The advent of software-as-a-service (SaaS) has changed how enterprises approach their IT operations, with many departments now regarding server infrastructure management, maintenance and vigilant security monitoring as tasks properly assigned to their cloud providers. In theory, this new division of labor permits businesses to devote more mindshare to application development and deployment, processes which are enhanced by the provider's presumed ongoing provision of scalable resources at a price that rivals or sometimes undercuts the cost of operating a legacy system.
However, the contractual, pay-as-you-go nature of SaaS makes it crucial that both the company and the provider know their responsibilities, and SaaS providers may be shortchanging their customers by not providing sufficient transparency on their security diligence. A recent groundbreaking Gartner study has revealed that SaaS agreements are often riddled with ambiguities about the exact security measures taken by the provider, which in turn frustrates the risk management efforts of enterprises that have strict data compliance imperatives. Additionally, even in the case of a enterprise finding fault with SaaS security, some contracts do not permit easy cancelation of service on the basis of perceived shortfalls in this area.
Dissatisfaction with SaaS is widespread, and it will continue for some time
Gartner analysts reported that most companies are currently unhappy with their SaaS contracts and will remain so for at least several more years, estimating that, through 2015, 80 percent of them will be dissatisfied with contract language. In the event of a major data breach or network attack, they would not feel confident about their providers having implemented the proper safeguards, nor their abilities to prevent data loss or compliance lapses. Moreover, they would not even know whether it was the provider's contractual obligation to do so.
"Whatever term is used to describe the specifics of the service-level agreement (SLA), IT procurement professionals expecting their data to be protected from attack, or to be restorable in case of an incident, must ensure their providers are contractually obligated to meet those expectations," said Gartner vice president and analyst Alexa Bona. "We recommend they also include recovery time and recovery point objectives and data integrity measures in the SLAs, with meaningful penalties if these are missed."
Reporting on the Gartner study, ZDNet's Zack Whittaker pointed out that inadequate data governance, generated as a result of false assumptions about the distribution of cloud security responsibilities, could land organizations in hot water with not only their customers, but also regulators.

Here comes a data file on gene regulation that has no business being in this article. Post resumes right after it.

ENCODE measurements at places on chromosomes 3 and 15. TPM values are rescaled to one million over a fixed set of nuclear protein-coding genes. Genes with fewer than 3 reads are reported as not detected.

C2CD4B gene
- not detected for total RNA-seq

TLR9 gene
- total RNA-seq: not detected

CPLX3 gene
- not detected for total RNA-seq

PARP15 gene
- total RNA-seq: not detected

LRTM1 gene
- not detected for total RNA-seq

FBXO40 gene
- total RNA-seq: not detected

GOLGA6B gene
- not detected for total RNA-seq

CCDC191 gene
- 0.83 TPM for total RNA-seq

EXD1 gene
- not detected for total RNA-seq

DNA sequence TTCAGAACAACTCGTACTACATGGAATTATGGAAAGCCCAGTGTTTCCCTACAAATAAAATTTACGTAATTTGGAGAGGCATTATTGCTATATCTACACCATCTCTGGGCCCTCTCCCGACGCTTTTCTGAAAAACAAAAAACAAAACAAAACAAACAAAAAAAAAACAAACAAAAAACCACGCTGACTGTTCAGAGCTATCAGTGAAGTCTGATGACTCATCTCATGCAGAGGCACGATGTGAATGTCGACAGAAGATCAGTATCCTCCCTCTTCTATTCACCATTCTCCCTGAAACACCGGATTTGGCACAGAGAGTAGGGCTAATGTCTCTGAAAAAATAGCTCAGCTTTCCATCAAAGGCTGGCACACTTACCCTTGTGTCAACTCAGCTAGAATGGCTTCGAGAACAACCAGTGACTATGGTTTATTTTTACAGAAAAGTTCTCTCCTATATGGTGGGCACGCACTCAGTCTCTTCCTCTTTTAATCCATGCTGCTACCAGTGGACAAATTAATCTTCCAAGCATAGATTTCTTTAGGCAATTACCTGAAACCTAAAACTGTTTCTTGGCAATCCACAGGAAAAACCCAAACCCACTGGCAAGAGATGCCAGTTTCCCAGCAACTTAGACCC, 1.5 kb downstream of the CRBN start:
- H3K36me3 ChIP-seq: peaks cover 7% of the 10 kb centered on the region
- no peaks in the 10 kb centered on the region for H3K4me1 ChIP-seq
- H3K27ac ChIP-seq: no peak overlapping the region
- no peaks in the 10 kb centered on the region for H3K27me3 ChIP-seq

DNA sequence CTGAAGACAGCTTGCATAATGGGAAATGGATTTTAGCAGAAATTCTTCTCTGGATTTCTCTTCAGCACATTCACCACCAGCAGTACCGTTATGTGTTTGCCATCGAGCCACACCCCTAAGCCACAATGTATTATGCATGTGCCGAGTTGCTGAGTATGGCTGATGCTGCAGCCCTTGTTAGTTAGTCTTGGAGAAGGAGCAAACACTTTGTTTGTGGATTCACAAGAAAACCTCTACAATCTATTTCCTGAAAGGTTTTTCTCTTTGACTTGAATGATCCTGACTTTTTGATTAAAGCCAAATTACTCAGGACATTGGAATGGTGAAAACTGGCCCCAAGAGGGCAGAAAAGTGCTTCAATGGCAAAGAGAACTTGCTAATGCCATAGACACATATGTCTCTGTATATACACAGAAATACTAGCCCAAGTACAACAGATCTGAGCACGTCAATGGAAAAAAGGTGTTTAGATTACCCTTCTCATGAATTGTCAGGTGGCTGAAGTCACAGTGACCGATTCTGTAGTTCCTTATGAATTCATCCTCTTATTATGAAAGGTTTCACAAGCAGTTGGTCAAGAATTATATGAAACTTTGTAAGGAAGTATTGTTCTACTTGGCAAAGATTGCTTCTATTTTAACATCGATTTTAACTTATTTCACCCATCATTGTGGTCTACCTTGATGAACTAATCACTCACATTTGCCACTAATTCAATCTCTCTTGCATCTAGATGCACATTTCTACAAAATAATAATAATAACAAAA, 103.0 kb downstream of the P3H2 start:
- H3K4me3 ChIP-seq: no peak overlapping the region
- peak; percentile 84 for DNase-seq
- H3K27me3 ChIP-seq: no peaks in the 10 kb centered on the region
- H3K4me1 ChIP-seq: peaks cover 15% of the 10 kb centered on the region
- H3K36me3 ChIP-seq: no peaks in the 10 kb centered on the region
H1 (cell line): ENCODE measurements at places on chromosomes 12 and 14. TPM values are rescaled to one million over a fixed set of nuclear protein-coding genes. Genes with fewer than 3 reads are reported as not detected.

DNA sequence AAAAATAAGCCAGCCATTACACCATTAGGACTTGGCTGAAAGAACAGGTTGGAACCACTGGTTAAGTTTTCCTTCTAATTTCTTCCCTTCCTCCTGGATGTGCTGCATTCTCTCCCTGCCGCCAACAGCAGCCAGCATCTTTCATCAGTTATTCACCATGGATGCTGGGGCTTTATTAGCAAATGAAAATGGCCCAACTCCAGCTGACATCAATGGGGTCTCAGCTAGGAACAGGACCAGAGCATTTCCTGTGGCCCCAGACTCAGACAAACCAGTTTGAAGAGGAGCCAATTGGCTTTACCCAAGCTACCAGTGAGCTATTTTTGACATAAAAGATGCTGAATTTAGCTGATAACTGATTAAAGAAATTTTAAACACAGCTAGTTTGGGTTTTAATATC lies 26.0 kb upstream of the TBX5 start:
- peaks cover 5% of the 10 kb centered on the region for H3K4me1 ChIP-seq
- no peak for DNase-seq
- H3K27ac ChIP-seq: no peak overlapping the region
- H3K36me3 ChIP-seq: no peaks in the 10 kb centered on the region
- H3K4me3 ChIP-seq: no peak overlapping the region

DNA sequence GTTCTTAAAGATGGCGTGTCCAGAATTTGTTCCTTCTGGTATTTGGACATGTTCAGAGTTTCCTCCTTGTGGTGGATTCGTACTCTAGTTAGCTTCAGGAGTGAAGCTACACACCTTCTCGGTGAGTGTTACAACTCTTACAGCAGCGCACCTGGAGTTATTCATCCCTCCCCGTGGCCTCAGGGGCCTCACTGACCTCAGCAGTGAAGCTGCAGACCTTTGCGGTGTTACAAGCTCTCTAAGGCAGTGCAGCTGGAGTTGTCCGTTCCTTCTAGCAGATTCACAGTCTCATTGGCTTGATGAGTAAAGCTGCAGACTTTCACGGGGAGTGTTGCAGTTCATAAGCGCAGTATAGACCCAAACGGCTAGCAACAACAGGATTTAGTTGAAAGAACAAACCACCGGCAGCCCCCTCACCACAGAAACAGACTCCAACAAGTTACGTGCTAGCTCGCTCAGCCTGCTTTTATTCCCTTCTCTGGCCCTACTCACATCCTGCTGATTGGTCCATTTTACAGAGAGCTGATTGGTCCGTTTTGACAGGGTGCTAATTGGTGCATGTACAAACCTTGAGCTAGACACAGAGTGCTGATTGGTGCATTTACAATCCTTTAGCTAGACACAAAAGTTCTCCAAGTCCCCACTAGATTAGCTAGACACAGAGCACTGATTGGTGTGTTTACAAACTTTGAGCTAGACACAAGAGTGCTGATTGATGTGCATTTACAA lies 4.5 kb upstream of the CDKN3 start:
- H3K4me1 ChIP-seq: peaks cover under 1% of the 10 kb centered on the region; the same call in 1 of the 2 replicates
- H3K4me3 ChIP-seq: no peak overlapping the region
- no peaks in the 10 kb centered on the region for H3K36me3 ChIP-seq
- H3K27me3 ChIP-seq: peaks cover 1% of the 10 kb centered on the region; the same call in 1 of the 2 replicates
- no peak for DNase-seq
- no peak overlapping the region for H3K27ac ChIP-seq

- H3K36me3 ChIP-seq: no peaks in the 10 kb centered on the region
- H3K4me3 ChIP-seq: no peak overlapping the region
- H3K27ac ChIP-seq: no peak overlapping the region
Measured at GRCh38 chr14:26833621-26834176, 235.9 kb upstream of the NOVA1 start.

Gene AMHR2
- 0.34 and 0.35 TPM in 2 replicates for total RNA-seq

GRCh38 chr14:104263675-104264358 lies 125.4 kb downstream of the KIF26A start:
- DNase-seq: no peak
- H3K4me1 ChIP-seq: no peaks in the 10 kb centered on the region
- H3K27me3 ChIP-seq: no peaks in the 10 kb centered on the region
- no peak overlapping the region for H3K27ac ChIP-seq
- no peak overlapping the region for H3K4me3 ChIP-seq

In the report, Gartner analysts recommended that companies demand from their SaaS provider the right to an annual, third-party audit and certification. If the security review exposes a key vulnerability, or if the organization ultimately suffers a breach of their cloud-contingent data, then it should also be able to terminate its SaaS contract, advised the report's coordinators.
"It will become increasingly common practice to perform assessments in a variety of ways, including reviewing responses to a questionnaire, reviewing third-party audit statements, conducting on-site audits and/or monitoring the cloud services provider," argued Bona.
What can companies do to ensure fairer, more transparent contracts?
In order to obtain more workable contracts, companies may also need to involve more security personnel in the process.
"Concerns about the risk ramifications of cloud computing are increasingly motivating security, continuity, recovery, privacy and compliance managers to participate in the buying process led by IT procurement professionals," concluded Bona. "They should continue regularly to review their cloud contract protection to ensure that IT procurement professionals make sustainable deals that contain sufficient risk mitigation."
Also writing for ZDNet, cloud technologies analyst Joe McKendrick presented an additional set of specific measures that companies could take to obtain clearer contracts. Examining a report from the QMUL Cloud Legal Project at the University of London, he also explored some of the underlying conceptual disagreements between providers and customers that have led to the current impasse over SaaS security.
To put pressure on their providers to change, business can join users groups for a specific vendor, which McKendrick stated would give extra weight to their grievances and perhaps eventually connect them with individual SaaS managers. At a larger scale, companies can also maintain relationships with multiple vendors in order to prevent being completely reliant on one provider for management of their critical data.
However, these tactics do not resolve some fundamental differences separating SaaS providers and clients. For example, many organizations, especially ones located in the European Union, have firm requirements that their data reside within specific jurisdictions or geographies. Cloud providers do not often volunteer information as to the whereabouts of their server infrastructures, nor do they accept sole liability for service interruptions or subsequent data loss, resulting in contracts that do not meet client needs.
On top of ambiguity, many contracts contain what McKendrick called "onerous automatic renewal policies," which lock customers into these questionable terms for long periods and at great cost. In some scenarios, businesses may actually be better off, financially and operationally, reverting to an on-site data center while they sort out provider issues.